The Bible, the statement says, teaches that marriage is between one man and one woman. “[M]arriage between a non-transgender male and a transgender male or between a non-transgender female and a transgender female would be understood as a homosexual relationship, prohibited by Scripture,” the statement says. The BRI contends that as far as gender-reassignment surgery is concerned, “Such behavior appears to be a sophisticated form of homosexual behavior that would also militate against the biblical perspective of homosexuality.”

The statement concludes that transgender indivuduals should not marry.

For these reasons we strongly caution transgender people against a transgender getting married. However, even if the Church would not approve of a couple’s choice to marry, the local pastor should still minister to those entrusted to his care.

Concerning the appropriateness of gender-reassignment or “sex-change” surgery, as the BRI describes it, the article offers the following:

While the struggles and challenges of those identifying as transgender have some elements in common with the struggles of all human beings, we recognize the uniqueness of their existential situation and the limitation of our knowledge in such issues.

Secondarily, however, Scripture must provide guidance, and Scripture states that human beings are a psychosomatically unified, meaning that sexual identity is not independant from one’s body, God is the author of our gender, and we are all corrupted by sin. Our feelings do not always reflect accurately God’s ideals and truth. Humans are not created to be disunified, and so, “[s]ince surgery does not solve the situation, a person is more likely to find wholeness and healing by learning to live with his or her sexual condition of a real or perceived dichotomy in sexual identity while leaning on the Lord for constant help.”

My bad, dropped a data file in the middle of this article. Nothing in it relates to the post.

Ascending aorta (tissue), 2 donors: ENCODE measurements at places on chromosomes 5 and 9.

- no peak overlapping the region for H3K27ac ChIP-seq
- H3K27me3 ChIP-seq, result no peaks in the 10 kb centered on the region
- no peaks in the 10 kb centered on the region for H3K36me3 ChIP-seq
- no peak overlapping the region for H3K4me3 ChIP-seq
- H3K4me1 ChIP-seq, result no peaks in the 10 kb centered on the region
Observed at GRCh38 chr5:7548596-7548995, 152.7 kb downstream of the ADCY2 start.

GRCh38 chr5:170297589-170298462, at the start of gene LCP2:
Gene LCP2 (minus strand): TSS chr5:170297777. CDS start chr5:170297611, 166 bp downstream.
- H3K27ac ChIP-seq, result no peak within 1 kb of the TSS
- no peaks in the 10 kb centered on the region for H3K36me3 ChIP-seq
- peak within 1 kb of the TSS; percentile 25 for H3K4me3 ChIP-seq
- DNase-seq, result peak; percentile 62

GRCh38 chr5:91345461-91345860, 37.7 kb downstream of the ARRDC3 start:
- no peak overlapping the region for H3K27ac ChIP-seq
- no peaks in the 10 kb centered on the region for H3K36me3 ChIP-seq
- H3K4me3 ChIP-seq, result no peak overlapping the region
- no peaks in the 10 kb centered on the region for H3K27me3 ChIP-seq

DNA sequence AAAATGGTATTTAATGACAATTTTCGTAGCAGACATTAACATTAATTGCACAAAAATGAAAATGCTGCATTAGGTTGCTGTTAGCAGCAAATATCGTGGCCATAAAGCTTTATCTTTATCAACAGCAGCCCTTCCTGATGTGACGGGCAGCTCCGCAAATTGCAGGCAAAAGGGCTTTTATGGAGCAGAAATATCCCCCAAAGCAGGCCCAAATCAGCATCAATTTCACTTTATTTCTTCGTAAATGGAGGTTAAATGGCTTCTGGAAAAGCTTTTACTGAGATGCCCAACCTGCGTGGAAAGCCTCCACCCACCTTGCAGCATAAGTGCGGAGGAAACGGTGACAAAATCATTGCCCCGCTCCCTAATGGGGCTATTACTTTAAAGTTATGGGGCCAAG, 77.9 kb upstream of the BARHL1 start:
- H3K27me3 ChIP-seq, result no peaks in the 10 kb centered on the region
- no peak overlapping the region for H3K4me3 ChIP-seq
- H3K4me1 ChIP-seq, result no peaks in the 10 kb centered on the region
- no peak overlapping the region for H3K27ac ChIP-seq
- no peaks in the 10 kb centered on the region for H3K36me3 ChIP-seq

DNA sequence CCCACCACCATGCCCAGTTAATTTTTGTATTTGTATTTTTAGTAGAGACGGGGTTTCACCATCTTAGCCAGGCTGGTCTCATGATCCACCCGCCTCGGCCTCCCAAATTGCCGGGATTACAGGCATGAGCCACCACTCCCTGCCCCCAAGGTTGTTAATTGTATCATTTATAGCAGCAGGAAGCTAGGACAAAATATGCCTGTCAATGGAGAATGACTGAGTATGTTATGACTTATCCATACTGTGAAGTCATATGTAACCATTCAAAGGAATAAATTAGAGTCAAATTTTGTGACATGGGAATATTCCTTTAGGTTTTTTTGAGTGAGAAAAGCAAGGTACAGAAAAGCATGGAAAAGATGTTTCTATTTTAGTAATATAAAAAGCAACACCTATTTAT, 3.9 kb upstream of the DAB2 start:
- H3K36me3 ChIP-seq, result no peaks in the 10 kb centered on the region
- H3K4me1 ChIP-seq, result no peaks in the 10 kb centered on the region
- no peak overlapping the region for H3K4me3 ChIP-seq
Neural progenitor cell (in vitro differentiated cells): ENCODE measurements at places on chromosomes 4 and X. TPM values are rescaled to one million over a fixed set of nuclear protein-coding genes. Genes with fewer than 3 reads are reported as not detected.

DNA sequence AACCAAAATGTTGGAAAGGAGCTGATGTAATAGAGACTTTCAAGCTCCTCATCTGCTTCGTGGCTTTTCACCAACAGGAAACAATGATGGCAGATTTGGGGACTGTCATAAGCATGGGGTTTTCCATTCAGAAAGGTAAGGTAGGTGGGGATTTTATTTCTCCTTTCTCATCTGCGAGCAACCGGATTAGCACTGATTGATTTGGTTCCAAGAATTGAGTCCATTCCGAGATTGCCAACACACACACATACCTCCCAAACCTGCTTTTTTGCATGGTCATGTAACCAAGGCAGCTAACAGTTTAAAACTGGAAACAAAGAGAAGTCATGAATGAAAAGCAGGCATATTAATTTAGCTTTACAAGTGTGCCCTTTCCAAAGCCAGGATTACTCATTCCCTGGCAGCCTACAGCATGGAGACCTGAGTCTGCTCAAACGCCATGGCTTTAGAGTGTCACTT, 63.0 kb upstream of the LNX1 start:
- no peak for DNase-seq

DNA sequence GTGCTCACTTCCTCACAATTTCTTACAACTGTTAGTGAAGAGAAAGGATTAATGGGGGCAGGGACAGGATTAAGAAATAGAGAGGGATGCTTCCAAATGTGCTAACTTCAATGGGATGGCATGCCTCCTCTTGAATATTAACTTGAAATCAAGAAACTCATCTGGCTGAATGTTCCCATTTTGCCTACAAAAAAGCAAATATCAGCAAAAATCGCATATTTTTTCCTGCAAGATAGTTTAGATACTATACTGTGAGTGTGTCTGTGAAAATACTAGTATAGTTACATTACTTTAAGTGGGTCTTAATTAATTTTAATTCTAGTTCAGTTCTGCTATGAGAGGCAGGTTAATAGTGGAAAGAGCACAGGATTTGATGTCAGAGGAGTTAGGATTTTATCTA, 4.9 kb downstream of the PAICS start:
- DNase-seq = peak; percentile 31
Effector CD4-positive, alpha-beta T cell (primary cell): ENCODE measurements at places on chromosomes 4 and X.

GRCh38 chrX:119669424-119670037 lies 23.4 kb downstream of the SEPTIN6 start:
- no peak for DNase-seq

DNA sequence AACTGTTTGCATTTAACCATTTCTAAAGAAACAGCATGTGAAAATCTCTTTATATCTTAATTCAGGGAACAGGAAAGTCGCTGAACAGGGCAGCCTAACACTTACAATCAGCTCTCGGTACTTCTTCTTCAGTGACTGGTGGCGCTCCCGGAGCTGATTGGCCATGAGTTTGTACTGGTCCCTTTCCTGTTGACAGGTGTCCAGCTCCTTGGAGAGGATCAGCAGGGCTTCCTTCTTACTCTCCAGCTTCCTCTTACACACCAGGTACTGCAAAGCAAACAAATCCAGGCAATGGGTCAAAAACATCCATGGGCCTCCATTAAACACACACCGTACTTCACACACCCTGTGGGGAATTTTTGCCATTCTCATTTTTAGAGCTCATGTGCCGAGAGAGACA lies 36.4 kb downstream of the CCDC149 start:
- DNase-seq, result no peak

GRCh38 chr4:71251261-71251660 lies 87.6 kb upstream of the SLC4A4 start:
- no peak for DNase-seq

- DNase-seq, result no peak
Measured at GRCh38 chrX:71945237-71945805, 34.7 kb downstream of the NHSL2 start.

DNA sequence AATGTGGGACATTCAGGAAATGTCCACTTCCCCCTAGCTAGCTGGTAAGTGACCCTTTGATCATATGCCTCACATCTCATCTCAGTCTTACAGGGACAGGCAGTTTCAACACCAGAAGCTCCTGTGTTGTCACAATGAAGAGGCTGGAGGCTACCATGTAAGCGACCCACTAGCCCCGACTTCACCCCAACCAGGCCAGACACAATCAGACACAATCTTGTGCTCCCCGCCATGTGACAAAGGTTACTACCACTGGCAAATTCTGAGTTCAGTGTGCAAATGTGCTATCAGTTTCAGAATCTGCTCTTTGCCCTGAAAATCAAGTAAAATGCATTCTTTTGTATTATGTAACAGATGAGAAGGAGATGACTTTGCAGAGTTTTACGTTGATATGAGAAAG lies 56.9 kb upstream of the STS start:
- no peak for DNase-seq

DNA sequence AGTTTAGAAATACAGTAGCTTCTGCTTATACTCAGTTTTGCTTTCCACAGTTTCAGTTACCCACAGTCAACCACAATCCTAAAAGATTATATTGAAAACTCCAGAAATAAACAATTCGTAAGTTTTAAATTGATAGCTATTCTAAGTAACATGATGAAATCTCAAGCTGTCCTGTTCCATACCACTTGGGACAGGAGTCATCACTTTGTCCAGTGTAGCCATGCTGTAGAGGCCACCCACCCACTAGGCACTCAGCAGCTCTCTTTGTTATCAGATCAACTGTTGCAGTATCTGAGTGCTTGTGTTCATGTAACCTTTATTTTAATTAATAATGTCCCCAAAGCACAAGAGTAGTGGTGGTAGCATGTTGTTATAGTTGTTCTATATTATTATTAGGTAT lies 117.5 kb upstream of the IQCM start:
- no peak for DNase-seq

The BRI strongly cautions against gender-reassignment surgery, calling it “radical” and “irreversible,” and calls on pastors and church members to “demonstrate care and regard toward those who struggle with this challenging issue.”

Finally, the BRI makes the following two statements regarding transgender individuals:

1. “Should individuals seek to use sex-change surgery as a way of circumventing biblical principles addressing human sexuality and the proper way to satisfy such desires, they would be acting against God’s revealed will. The Church must remain loyal to its commitment to the will of the risen Lord as revealed in the Scriptures and therefore display love for all.”

2. “[W]e do not deny church membership to persons who have undergone sex-change surgery but are committed to the Lord and His will.”

Read the full January 2015 BRI Newsletter here.


Jared Wright is managing editor of

Subscribe to our newsletter
Spectrum Newsletter: The latest Adventist news at your fingertips.
This field is for validation purposes and should be left unchanged.